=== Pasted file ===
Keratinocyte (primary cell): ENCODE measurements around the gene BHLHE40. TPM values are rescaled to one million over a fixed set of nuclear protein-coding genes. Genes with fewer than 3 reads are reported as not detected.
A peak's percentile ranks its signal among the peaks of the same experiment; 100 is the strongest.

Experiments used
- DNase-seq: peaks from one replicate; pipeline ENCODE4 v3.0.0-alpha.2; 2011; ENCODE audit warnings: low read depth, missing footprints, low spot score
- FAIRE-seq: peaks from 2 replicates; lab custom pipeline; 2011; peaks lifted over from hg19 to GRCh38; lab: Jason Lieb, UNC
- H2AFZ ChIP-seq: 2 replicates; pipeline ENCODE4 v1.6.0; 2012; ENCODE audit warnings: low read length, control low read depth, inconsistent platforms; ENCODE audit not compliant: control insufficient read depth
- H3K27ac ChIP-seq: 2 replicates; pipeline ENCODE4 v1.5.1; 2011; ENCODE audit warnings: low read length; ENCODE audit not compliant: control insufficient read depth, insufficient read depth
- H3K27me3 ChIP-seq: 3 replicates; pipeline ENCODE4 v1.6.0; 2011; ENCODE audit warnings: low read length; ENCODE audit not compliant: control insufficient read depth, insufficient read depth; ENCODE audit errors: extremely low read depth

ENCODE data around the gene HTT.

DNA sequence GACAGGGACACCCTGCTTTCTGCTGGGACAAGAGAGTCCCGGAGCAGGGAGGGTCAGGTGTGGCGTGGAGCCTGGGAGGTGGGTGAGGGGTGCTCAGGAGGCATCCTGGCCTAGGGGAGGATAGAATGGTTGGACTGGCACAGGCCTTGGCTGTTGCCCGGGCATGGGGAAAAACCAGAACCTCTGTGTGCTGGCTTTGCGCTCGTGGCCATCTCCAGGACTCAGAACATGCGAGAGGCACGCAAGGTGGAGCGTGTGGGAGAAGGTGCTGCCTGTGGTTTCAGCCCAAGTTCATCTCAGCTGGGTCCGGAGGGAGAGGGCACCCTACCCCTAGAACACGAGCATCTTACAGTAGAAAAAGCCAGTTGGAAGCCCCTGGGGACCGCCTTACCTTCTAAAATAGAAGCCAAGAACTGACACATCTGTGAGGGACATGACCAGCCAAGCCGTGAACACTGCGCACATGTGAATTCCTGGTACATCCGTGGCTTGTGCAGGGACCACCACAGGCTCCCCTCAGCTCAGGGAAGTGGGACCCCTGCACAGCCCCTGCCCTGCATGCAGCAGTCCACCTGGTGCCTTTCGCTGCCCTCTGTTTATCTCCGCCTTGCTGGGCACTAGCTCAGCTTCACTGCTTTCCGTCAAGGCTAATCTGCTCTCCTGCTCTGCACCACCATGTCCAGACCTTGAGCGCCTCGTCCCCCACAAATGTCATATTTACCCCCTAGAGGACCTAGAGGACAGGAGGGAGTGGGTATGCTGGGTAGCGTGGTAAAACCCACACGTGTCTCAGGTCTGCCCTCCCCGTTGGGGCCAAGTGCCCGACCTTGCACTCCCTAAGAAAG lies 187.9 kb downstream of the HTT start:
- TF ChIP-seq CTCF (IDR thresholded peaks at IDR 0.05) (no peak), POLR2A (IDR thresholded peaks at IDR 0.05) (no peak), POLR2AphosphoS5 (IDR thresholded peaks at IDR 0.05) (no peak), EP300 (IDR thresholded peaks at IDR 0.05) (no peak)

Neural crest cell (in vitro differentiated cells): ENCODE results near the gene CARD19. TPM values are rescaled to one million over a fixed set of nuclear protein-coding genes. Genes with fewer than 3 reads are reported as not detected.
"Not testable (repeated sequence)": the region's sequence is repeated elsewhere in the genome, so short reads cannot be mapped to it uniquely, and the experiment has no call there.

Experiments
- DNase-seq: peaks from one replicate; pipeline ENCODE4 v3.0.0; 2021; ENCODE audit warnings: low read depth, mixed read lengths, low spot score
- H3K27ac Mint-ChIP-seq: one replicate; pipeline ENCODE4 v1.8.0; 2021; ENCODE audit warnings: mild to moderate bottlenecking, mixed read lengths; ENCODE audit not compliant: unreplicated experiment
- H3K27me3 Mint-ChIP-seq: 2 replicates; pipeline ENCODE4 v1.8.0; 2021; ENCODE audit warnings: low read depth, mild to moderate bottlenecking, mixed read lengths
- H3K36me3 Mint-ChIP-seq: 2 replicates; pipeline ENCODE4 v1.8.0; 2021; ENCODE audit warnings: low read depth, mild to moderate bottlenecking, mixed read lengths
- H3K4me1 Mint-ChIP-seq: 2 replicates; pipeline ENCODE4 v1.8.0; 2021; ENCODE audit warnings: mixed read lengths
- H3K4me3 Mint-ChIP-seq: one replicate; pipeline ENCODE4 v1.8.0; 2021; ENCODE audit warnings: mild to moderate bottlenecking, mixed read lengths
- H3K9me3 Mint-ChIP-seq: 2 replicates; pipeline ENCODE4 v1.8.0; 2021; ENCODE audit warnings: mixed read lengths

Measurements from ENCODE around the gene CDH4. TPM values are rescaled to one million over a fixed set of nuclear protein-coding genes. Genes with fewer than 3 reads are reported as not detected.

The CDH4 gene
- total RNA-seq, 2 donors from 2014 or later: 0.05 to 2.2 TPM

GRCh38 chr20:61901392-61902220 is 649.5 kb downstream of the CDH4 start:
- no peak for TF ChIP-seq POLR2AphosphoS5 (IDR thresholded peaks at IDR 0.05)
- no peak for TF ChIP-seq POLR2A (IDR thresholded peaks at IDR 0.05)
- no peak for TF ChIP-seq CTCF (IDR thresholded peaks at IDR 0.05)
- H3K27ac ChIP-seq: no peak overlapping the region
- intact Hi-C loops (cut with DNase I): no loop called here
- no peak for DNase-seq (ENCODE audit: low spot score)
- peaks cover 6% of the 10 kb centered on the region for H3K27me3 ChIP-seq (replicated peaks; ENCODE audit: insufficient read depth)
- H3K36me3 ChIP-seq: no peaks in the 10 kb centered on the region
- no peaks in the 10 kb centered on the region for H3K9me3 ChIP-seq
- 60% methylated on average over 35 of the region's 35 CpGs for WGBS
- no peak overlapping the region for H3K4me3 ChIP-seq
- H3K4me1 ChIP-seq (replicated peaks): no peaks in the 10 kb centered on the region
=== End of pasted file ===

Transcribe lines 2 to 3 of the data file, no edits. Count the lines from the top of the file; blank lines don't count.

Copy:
A peak's percentile ranks its signal among the peaks of the same experiment; 100 is the strongest.

Experiments used